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Zionism’s New Boss

Under rookie politician Naftali Bennett, religious Zionism is finally becoming Israel’s political mainstream

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Naftali Bennett, head of the Habayit Hayehudi Party, the Jewish Home party, sits in his car during a campaign tour on Dec. 26, 2012 in Tel Aviv, Israel. (Uriel Sinai//Getty Images)

It didn’t come at once, and perhaps it did not even occur on a stated, conscious level. But a tour through Bennett’s TV appearances—he’s left behind a record of recordings that dwarfs that of most Israeli politicians—shows that the change is noticeable. A year after the tiff with Tibi, for example, there he was again, appearing on the same show, debating the left-leaning journalist Gideon Levy. Rather than wear a faded button-down shirt—the unofficial uniform of politicians in a nation not fond of officialdoms—he sported a teal-colored Lacoste. He had put on a few pounds, and his face no longer looked angular and tense; it was rounder now and lent itself more easily to a smile. In fact, the smile seemed to be almost a default. When he spoke, he still projected the same assertiveness, but his tone was more relaxed. He used slang liberally and used his hands not to jab the air to make a point but to motion toward Levy, as if inviting him to agree that there was no other future for Israel apart from fortifying its settlements in the West Bank.

Soon, Israelis were noticing Bennett not so much for his style but for his substance: In April of 2011, he formed My Israel, “an Internet-based movement dedicated to spreading Zionism and the love for the land of Israel over the Internet,” encouraging Israelis to use social media to show the world that life in the Jewish state was more than just a series of wars or checkpoints or grim tidings. It was a virtual undertaking, a Zionist start-up, but the enthusiasm it generated was real: More than 80,000 Israelis signed up in a few months.

A major source of the movement’s cachet was Bennett’s appointee for My Israel’s No. 2, Ayelet Shaked, a striking-looking secular woman from Tel Aviv who speaks with the conviction and the clarity Israelis usually associate with earlier, more idealistic generations. By 2012, the two formed another movement, called The Israelis, dedicated to increasing Jewish and Zionist education and understood by everyone as a placeholder for some future political move.

That move was perfectly timed. Early in 2012, Bennett began his run to become the head of Habayit Hayehudi. It was a risky political calculation. The easiest route for him would have been to run as a member of the Likud—as a former senior official in Netanyahu’s circle, he certainly had the clout and the connections, even if his parting with the prime minister was, reportedly, short of amicable. But as a member of Likud, Bennett knew, he would always be nothing more than Netanyahu’s underling, doomed, like generations of religious Zionist leaders before him, to serve at the pleasure of a strong and secular leader. Bennett was willing to gamble that the tides were turning, that there were enough secular Israelis who found his faith and convictions much more appealing than anything else on offer this election year. These, more than his natural constituency of yarmulke-wearing voters, were the people Bennett’s campaign was trying to court.

His first step was releasing a detailed plan for addressing the Israeli-Palestinian conflict. Called “the Plan for Calm,” it argued that Israel should focus not on ending the conflict, which was impossible, but by taking steps to produce conditions that were favorable and conducive to curbing Palestinian violence. Israel, the Plan for Calm argued, should annex large swaths of the West Bank, awarding citizenship to the area’s approximately 50,000 Palestinians and allowing the Israeli security services a wider base of operations against terrorism. Bennett’s political rivals, like the newcomer centrist Yair Lapid, called the plan “un-Zionist.” The leftist Peace Now lobby referred to it as hallucinatory. But the Israeli public seemed to love it. As of this writing, polls are predicting that Bennett and his party could win as many as 16 seats, making Habayit Hayehudi, possibly, the second-largest party in Israel.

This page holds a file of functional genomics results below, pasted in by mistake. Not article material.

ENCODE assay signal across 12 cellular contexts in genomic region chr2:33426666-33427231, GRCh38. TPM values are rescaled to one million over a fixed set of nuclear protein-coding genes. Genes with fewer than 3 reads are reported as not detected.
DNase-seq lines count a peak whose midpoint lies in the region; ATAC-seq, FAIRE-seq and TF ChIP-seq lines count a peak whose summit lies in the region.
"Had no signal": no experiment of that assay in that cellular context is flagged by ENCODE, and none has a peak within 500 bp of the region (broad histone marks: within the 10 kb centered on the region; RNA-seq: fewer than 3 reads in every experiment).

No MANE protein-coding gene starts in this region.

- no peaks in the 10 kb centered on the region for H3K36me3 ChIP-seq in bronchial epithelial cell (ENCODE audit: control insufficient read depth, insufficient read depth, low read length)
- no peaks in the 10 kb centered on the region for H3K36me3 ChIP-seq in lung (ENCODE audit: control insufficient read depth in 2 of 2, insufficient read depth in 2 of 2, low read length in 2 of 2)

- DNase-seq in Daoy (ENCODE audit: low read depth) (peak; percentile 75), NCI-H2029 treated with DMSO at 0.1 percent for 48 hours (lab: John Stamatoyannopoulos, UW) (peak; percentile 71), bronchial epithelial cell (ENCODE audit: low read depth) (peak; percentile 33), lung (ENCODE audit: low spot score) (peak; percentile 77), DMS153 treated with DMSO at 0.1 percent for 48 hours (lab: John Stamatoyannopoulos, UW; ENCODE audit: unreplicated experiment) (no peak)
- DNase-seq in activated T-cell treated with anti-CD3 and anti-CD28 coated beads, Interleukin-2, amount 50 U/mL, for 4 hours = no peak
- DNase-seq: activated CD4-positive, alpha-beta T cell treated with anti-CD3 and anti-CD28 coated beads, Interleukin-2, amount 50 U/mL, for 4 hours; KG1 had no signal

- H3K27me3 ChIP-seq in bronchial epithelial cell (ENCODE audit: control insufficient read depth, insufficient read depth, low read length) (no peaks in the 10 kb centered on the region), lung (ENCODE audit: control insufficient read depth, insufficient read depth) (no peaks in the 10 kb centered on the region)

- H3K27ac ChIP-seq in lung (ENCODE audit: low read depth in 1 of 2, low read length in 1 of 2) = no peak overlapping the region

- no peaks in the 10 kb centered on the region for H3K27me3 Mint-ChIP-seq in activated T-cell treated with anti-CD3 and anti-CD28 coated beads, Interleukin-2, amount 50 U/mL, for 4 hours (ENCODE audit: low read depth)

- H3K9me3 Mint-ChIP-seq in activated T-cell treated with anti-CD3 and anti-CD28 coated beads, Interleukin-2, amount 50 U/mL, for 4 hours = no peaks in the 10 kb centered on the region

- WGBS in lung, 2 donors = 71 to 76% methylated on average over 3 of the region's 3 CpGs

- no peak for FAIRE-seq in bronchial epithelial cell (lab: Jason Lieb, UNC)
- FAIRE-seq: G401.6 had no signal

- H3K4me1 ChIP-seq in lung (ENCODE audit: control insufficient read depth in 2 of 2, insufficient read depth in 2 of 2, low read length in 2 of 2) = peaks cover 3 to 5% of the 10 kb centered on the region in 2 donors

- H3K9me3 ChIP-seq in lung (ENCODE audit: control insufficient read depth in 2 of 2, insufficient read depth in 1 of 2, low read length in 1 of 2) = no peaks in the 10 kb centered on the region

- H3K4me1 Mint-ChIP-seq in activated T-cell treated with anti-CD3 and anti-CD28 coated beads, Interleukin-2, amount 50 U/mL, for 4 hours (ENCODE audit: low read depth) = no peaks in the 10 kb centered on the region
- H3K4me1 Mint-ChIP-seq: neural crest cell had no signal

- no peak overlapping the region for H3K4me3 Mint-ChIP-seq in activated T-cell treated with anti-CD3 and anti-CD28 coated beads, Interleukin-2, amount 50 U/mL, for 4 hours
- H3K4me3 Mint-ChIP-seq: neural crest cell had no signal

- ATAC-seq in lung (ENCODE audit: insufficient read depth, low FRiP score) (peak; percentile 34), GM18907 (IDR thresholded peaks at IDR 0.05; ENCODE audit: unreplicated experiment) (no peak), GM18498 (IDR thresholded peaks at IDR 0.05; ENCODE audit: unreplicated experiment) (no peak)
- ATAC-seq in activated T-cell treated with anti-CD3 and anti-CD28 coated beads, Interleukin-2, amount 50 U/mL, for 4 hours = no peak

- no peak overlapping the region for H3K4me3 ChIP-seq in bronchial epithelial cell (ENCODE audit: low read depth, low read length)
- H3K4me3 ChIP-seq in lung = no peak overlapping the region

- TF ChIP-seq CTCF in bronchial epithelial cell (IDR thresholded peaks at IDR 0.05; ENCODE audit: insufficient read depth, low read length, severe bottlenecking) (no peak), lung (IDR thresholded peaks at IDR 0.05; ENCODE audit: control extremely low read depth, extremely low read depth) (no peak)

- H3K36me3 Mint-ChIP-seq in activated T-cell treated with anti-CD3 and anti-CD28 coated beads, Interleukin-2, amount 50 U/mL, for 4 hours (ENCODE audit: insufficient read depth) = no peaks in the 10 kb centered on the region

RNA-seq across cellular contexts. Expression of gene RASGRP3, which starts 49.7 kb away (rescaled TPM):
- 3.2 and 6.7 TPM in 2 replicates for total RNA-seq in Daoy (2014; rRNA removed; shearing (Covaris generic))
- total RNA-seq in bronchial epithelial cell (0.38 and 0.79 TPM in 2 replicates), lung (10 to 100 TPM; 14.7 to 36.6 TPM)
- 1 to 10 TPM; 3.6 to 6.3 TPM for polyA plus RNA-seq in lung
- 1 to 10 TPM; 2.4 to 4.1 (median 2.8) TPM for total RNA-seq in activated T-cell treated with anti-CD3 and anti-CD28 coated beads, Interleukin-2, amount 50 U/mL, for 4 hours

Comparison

With great power come great enemies, and many have piled onto Bennett. The most common thread, heralded by everyone from Haaretz’s op-ed page to the Likud’s ongoing campaign, argues that Bennett is a master deceiver whose party is thick with intolerant religious fundamentalists. Uri Ariel, the No. 2 on Bennett’s party list opposes drafting LGBT youths into the army, and another politician on the slate, Moti Yogev, is the former head of the religious Zionist youth movement, Bnei Akiva, where he led an effort to segregate boys and girls and pushed back against many of the movement’s previously relaxed religious and political outlooks.

Bennett has barely bothered mounting a defense to these claims. Instead, he has released a series of new ads. The most effective one begins with Ariel and Shaked, the lanky and mustachioed religious man and the no-nonsense secular woman, commenting that voting, previously a once-every-four-years ritual, is now a weekly undertaking; Israelis, they say with a wink, are used to voting regularly for their favorite reality TV contestants, and so now it was time for them to vote for their values. The ad then cuts to Bennett: Smiling widely, he stands against an all-white background, looking like the hip spokesman in an Apple commercial. “My brothers and sisters,” he begins, and the greeting does not come off as insincere. “I want every Israeli child, secular and religious, to know about Moses, about Maimonides, about Yoni Netanyahu, about Hannah Senesh and S.Y. Agnon. I want every child to know how to read the Bible, and know how to make Kiddush.” The smile grows wider. “Look, there are many things we need to improve here in our country, but we can only solve our problems if we remove all the barriers between us, if we stop this hate-filled discourse that sets the secular apart from the religious and the haredi, the left apart from the right, us apart from those who are just a little bit different from us. I love the people of Israel. I love the land of Israel. I love the Torah of Israel. I love the Israel Defense Forces. I love our soldiers. If you feel the same way I do, you have a home.”